Eradication service to slash £150m+ cost of ‘knotweed blight’

John Hutchinsonin Industry News

A company based in Wales claims it has the answer for hundreds of sites which are too expensive to develop or build on because they are blighted by Japanese Knotweed. The announcement follows a report by the UN-backed CABI environmental organisation entitled 'The Economic Cost of Invasive Non-Native Species to Great Britain', which in 2010 estimated the cost of Japanese Knotweed on GB development sites alone at £150 million- a figure which has rocketed as Landfill Tax has massively increased the cost of removing contaminated soil.

"Sites are lying undeveloped because many owners fear it's too expensive to clear Japanese Knotweed," said Steve Blunt of GroundCover DBM, which specialises in landscape design, build and management. "Conventional 'dig and dump' removal of knotweed involves excavating and transporting hundreds of cubic metres of soil to landfill, where it is now taxed at £80 per tonne. A typical 200 cubic metre excavation will cost around £20,000 in contractor charges and tax - and leave a big hole in the ground."

Mr Blunt claims his company's on-site Klaro® service (top left) effectively removes all traces of Japanese Knotweed at around half the total cost of 'dig and dump', and leaves processed soil on site, ready for development. The system has been used successfully for 15 years, with clients including the 2012 London Olympics, Welsh Government and Scottish local authorities, together with commercial and industrial landowners, developers and contractors across the UK.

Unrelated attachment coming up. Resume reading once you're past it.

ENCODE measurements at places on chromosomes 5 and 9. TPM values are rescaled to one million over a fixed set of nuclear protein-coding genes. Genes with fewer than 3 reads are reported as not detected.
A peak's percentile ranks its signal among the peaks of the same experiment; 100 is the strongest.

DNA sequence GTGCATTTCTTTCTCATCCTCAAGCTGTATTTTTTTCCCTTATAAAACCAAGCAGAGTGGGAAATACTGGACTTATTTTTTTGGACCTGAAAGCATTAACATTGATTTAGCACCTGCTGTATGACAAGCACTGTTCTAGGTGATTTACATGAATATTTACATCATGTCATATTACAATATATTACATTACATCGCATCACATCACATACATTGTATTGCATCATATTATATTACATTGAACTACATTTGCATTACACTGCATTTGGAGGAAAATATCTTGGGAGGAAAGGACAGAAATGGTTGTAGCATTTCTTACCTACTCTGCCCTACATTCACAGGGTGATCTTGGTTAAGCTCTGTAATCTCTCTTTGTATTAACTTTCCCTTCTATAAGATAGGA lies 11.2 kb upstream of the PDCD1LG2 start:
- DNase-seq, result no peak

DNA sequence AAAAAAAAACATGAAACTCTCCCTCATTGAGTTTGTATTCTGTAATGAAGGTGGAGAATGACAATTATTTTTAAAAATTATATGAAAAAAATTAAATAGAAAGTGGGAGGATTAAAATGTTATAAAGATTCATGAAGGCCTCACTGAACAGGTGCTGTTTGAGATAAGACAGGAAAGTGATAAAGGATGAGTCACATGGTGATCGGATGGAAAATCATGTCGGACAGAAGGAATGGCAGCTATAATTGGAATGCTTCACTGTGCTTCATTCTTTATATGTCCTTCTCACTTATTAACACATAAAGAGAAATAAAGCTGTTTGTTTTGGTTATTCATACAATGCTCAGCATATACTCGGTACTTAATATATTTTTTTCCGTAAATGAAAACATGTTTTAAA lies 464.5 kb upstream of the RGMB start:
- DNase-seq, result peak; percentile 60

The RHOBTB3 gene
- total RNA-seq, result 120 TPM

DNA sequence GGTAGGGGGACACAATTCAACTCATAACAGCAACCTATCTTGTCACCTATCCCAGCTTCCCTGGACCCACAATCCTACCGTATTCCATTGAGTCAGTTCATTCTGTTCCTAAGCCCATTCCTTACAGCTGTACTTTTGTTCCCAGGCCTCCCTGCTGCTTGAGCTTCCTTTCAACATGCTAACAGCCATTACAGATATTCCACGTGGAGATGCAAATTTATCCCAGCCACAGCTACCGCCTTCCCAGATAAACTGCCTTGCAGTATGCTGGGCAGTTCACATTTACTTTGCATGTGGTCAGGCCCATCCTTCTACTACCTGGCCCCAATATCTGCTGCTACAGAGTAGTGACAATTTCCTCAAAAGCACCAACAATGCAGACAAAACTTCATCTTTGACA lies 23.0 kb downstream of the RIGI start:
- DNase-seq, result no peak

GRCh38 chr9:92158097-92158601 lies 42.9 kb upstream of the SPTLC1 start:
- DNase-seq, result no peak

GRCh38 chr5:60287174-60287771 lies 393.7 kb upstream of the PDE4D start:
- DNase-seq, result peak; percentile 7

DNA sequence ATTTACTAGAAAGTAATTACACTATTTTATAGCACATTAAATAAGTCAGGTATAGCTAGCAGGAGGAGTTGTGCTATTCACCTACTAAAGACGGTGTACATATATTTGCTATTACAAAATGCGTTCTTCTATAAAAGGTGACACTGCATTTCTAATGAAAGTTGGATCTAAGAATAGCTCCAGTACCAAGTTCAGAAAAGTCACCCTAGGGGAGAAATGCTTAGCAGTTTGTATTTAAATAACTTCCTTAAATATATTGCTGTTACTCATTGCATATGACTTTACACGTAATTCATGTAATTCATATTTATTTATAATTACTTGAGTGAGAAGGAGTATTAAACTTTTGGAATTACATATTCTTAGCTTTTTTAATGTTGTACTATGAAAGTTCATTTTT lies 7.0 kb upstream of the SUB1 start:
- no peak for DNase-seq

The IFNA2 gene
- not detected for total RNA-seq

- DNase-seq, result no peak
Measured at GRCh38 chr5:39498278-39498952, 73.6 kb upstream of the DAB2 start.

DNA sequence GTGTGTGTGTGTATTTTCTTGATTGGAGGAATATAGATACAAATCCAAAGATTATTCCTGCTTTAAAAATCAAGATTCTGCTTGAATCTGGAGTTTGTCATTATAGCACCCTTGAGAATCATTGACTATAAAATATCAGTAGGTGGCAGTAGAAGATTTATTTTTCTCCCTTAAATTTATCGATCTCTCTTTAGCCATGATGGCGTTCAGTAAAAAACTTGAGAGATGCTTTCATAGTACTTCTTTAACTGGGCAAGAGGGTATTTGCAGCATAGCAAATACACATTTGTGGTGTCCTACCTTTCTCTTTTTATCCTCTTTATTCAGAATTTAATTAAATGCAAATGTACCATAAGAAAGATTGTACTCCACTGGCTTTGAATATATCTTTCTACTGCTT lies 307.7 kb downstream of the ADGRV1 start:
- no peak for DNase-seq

He added: "Unlike wholesale excavation, the Klaro service removes only the Japanese Knotweed, including root fragments. Landfill costs are minimal and because the Government wants to encourage treatment as an alternative to dumping, clients can usually offset expenses by claiming Land Remediation Tax Credits. The bottom line is that using Klaro is typically half the cost of 'dig and dump'."

Because Japanese Knotweed is classed as a Controlled Waste, the Klaro service operates under an Environmental Permit from the Environment Agency. It uses a self-propelled, chemical-free soil processing unit, purpose-designed for removing Japanese Knotweed by GroundCover DBM, which has offices in Port Talbot, South Wales, and Ruthin, North Wales.

The GroundCover DBM website includes a useful free guide for identifying Japanese Knotweed at each stage of growth, together with options for eradicating it. The company also offers feasibility studies for building and development site owners to identify the most cost-effective knotweed control and eradication methods.